Using Values as the Driving Force for Decision-MakingIt’s not hard to make good decisions when you know what your values are
Know yourself! Because when your values are clear to you, making decisions becomes easier.
Life is full of choices
Yes, life is full of choices. Where you go, what you do, and who you become are the result of daily decisions you make.
Values are what we care about. As such, values should be the driving force for our decision-making. They should be the basis for the time and effort we spend thinking about decisions. But this is not the way it is. It is not even close to the way it is. Instead, decision-making usually focuses on the choices among alternatives.
Indeed, it is common to look at a decision problem and be influenced by the alternatives available. It seems as if the alternatives present themselves and the decision-making process begins when at least two alternatives are present. I think this occurs almost in all decision situations but it shouldn’t be like that. It should be possible to go about decision-making in another way.
Know your values
It is your values that are more fundamental to making decisions not looking at the alternatives to decide the best outcome.
Ask yourself why do you feel you need to choose an alternative option instead of letting things play out and see what happens?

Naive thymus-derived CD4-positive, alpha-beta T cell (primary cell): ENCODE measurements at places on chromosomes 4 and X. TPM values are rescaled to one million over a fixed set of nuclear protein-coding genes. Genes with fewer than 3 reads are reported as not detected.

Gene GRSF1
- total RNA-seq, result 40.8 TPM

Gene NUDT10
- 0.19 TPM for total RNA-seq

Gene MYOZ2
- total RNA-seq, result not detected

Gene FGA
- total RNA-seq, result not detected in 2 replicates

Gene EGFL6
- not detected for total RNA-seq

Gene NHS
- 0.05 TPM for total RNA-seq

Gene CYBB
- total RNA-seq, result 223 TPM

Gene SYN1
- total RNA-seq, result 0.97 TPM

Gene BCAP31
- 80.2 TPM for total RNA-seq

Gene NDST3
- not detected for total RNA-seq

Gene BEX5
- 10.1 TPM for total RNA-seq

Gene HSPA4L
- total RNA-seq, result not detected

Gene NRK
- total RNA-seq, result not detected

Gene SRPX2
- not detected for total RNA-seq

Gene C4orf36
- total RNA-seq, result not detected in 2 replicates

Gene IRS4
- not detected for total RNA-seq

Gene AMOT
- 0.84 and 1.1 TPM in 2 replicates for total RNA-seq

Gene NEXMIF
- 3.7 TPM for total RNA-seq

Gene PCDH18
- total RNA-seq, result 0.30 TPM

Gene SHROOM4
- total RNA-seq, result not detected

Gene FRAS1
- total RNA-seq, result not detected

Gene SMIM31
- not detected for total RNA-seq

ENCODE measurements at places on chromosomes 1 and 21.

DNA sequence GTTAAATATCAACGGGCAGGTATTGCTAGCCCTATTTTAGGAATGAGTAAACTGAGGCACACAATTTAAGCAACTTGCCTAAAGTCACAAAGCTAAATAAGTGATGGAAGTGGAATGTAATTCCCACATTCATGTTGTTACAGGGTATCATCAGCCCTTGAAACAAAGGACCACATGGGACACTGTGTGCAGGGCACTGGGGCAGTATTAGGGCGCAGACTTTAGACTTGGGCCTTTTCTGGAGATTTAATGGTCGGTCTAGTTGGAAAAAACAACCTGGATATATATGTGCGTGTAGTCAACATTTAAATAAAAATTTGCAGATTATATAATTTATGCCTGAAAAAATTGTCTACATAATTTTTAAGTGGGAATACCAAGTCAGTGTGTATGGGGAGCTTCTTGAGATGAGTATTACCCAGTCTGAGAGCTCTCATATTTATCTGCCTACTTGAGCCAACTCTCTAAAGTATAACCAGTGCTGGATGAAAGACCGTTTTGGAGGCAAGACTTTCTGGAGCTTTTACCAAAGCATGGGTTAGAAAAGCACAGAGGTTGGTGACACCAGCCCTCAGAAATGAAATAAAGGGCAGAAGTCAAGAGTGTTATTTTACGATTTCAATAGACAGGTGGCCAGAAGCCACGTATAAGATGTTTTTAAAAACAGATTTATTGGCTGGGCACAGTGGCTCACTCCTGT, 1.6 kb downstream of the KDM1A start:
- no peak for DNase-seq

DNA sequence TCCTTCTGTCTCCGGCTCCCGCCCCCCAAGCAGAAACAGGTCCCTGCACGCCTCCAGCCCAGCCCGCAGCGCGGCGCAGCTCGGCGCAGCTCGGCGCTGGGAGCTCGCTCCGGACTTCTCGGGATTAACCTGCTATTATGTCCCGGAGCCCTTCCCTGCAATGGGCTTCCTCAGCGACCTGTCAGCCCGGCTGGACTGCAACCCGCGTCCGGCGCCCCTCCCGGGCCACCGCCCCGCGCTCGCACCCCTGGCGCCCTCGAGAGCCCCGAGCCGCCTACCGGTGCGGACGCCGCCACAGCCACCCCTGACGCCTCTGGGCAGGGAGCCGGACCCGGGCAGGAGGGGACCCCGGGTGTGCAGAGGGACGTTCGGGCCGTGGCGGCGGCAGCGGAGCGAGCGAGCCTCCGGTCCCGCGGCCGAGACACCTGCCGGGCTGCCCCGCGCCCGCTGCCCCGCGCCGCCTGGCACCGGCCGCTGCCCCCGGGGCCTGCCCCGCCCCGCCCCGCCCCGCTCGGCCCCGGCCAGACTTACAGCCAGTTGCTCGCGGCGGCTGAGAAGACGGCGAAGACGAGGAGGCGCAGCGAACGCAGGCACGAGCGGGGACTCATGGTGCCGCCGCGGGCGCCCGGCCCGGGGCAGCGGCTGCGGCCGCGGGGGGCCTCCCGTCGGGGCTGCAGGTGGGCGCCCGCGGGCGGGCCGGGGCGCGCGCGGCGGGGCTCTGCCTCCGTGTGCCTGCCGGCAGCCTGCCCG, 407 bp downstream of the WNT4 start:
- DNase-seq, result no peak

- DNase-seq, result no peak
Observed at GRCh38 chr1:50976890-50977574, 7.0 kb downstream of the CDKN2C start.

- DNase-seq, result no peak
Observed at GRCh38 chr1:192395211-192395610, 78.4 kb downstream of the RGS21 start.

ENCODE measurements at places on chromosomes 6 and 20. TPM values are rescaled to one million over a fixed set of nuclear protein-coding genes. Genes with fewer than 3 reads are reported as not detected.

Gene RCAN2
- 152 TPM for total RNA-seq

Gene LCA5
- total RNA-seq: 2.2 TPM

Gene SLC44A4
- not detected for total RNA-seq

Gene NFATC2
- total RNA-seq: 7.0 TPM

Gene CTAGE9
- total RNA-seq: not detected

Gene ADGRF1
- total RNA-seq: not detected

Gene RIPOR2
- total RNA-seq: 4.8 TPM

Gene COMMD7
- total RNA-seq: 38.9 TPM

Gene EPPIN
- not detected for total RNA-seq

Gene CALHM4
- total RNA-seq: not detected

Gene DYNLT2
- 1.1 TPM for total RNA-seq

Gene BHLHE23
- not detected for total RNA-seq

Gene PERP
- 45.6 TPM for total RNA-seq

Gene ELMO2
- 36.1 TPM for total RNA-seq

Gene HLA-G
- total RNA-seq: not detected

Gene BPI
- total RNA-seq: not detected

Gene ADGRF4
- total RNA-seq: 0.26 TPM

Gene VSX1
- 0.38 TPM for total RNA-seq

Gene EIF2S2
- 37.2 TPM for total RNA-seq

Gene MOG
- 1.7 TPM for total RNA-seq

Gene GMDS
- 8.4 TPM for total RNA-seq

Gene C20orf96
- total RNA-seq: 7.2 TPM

The consequences of choosing alternative options may contradict your true values that are important to you and therefore this warrants attention.
The reason you are interested in making a decision in any situation is the desire to avoid undesirable situations and achieve good opportunities.
In any decision process, the alternatives are the means to achieving the more fundamental values you really want.
In my work, I consider the role that realizing your values play in decision-making. The approach is prescriptive: it concerns how values should be used to improve decision-making. The premise is that focusing early and sincerely on values will lead to more desirable results, and even to more appealing situations than you currently face.
Focus on what is important for you
In short, we should spend more of our decision-making time concentrating on what is really important: articulating and understanding our values and using these values to select meaningful decisions to ponder, to create better alternatives than those already identified, and to evaluate more carefully the desirability of the alternatives.
Using values as the driving force for your decision-making.